‘I Love Lucy’ Film Company Sues CBS Over Trademark Infringement

LOS ANGELES (CN) – The television company best known for producing the “I Love Lucy” series is suing CBS over the company’s use of an identical image and name for Desilu, a name coined by the Lucille Ball and Desi Arnaz, and alleged interference of creative-development dealings.

The federal complaint filed Monday in Los Angeles by Desilu Productions centers on a dispute over whether CBS Studios possesses common-law trademark rights to use the Desilu name and images rights.

Represented by John Begakis, Desilu says CBS has been using a Desilu mark for years, claiming it was transferred the use rights after Desilu was acquired by Paramount Pictures, which allegedly transferred the rights to CBS.

Desilu is concerned “confusion” in “interstate markets” over the competing trademarks hindered its commercial potential and resulted in loss of property and money.

It also alleges CBS directly interfered with business dealings Desilu made with the family of Ball and Arnaz over creative development at the company.

Desilu Productions was formed by stars Ball and Arnaz, best known for their performances in the television series “I Love Lucy.” The name Desilu was coined by Arnaz and Ball “many years” before they became “silver screen stars,” according to the complaint.

In 1967, Desilu was acquired by Gulf & Western Industries, the parent company of Paramount Pictures. Soon after, Desilu was dissolved and operated as Paramount Television.

The complaint alleges between 1997 and 2001, Paramount filed applications for federal trademark registration of 16 trademarks bearing the word Desilu. Every application was filed on an “intent-to-use basis,” according to the complaint, before being “abandoned before being used in interstate commerce.”

Paramount then transferred the value of Desilu stock to CBS, according to the complaint, and shared the rights to some works in the Desilu Productions’ television series library.

Desilu, however, claimed rights to its productions were never transferred while CBS claimed they had indeed been shared, including “rights in every trademark related to ‘I Love Lucy.’”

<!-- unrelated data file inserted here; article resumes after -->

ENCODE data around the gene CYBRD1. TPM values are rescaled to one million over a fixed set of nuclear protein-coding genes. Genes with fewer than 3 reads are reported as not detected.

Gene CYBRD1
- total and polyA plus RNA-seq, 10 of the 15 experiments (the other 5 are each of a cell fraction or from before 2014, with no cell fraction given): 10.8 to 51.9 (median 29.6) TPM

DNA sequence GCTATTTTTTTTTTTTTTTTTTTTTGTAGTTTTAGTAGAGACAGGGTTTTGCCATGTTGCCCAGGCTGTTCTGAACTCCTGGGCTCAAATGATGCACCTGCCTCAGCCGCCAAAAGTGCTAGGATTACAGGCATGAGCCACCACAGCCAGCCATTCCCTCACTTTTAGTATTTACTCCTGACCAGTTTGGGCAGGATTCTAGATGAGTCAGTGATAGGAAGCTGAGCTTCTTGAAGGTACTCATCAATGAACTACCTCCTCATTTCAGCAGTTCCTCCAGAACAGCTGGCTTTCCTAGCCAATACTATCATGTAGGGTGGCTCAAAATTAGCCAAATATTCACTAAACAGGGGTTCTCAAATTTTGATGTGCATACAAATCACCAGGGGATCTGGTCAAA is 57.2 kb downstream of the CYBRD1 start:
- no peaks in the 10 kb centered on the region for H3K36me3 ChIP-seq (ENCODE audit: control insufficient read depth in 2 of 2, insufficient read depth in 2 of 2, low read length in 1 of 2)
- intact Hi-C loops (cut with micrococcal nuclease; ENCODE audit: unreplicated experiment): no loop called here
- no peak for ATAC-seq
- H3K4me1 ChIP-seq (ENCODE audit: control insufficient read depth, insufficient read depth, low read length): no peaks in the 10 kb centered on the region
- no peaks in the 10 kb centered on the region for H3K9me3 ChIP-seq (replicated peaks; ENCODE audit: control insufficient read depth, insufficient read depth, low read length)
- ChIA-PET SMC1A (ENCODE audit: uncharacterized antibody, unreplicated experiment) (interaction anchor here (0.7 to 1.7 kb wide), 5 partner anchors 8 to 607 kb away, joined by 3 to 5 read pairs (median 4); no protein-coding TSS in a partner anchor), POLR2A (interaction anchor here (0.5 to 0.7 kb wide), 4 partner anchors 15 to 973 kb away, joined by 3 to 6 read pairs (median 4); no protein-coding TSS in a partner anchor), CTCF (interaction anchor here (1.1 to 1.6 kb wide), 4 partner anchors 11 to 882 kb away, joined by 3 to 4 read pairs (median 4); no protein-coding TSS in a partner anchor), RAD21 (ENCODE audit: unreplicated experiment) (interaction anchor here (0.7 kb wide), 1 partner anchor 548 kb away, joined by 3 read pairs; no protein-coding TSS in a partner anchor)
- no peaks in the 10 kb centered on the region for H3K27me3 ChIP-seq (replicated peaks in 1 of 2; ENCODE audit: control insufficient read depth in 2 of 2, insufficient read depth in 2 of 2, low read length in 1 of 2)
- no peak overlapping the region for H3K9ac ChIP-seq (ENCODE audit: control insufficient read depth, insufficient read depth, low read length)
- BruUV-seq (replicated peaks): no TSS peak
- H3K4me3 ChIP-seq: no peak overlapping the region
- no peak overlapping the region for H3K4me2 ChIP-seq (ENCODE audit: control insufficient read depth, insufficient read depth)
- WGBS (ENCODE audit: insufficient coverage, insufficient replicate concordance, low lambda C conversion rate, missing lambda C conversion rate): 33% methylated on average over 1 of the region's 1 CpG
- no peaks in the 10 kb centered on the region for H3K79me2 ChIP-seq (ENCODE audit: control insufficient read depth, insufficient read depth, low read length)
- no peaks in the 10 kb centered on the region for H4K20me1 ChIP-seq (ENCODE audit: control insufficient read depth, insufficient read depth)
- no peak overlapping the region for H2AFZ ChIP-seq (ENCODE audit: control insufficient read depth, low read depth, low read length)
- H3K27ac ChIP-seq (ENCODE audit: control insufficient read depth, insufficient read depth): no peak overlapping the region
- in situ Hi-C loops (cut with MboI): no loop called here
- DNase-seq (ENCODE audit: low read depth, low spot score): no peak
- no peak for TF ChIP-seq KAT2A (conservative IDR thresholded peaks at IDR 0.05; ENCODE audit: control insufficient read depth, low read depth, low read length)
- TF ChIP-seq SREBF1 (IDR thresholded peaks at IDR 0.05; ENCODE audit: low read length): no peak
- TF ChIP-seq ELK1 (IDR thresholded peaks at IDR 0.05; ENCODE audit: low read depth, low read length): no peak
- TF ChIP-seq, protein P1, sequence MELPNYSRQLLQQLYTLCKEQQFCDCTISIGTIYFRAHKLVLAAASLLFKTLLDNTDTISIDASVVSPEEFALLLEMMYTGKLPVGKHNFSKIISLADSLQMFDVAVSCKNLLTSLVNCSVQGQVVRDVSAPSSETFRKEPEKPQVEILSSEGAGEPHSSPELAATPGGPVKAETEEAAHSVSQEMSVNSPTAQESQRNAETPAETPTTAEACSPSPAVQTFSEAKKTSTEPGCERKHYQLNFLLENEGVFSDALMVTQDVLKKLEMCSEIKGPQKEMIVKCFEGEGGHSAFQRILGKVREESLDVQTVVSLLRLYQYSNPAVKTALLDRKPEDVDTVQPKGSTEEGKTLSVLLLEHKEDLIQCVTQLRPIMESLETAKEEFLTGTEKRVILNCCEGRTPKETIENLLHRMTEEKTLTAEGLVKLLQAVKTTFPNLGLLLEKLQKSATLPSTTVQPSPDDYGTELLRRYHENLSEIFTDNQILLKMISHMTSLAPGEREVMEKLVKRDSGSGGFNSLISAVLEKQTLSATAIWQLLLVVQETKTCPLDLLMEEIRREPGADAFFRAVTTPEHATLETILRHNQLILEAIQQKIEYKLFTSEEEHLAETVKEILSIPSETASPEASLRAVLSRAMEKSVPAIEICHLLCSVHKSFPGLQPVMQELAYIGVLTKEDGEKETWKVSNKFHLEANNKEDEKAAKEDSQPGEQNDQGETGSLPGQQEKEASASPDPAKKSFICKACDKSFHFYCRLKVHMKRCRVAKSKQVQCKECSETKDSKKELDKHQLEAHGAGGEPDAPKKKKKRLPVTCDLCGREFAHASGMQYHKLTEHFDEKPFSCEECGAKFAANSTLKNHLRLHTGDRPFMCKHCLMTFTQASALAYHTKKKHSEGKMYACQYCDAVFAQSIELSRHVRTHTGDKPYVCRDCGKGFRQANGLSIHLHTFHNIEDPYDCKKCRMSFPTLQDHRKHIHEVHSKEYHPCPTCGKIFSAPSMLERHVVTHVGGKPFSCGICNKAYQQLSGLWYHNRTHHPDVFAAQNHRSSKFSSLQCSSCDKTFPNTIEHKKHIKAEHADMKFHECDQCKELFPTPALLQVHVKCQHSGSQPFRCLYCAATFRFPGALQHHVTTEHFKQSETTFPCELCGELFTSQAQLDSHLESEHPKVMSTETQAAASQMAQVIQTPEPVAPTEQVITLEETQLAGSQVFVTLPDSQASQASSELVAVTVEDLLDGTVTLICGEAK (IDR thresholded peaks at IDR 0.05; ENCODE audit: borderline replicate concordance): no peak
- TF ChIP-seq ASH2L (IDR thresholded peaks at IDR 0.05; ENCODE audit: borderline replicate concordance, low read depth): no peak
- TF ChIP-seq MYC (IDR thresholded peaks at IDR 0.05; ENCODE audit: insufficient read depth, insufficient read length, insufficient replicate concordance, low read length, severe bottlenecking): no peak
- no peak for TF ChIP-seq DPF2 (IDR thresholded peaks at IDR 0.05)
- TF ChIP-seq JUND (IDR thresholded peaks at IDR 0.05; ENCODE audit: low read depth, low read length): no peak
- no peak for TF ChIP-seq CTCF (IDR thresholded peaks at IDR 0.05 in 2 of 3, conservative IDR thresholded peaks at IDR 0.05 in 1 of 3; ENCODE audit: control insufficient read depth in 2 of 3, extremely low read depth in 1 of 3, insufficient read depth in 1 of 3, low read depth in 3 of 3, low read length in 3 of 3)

Desilu’s founder Charles Hensley decided to relaunch Desilu in 2013 as a group of new media technology-focused companies. The trademark application he filed in Octobert 2016 for registration of the word Desilu was unopposed by CBS.

Hensley’s trademark registration of Desilu was approved in Jan. 2018.

In 2018, Desilu Productions initiated creative-development meetings with Lucy Arnaz, the daughter of Lucille Ball and Desi Arnaz, and her family. The Arnaz family was “excited about the Desilu resurrection and potential to regain prominence,” according to the complaint.

At that point, according to the complaint, CBS disrupted “the full and complete performance” of the development meetings and “essentially forcing her to cease working on any projects the Arnaz family was developing with Desilu.”

Begakis said CBS’ “wrongful activities” have caused Desilu “irreparable injury.”

Desilu is asking the court to issue a declaratory judgment that CBS does not hold rights to “Desilu.” The complaint said Desilu is “entitled” to profits CBS earned as a result of commercial activities while it wrongfully held the trademark.

The amount that CBS may owe to Desilu is “uncertain, not readily ascertained by a simple calculation,” the complaint said.

Desilu is also seeking an “accounting … of all books and records pertaining to CBS’ unauthorized use of a common law mark identical” to that held by the company.

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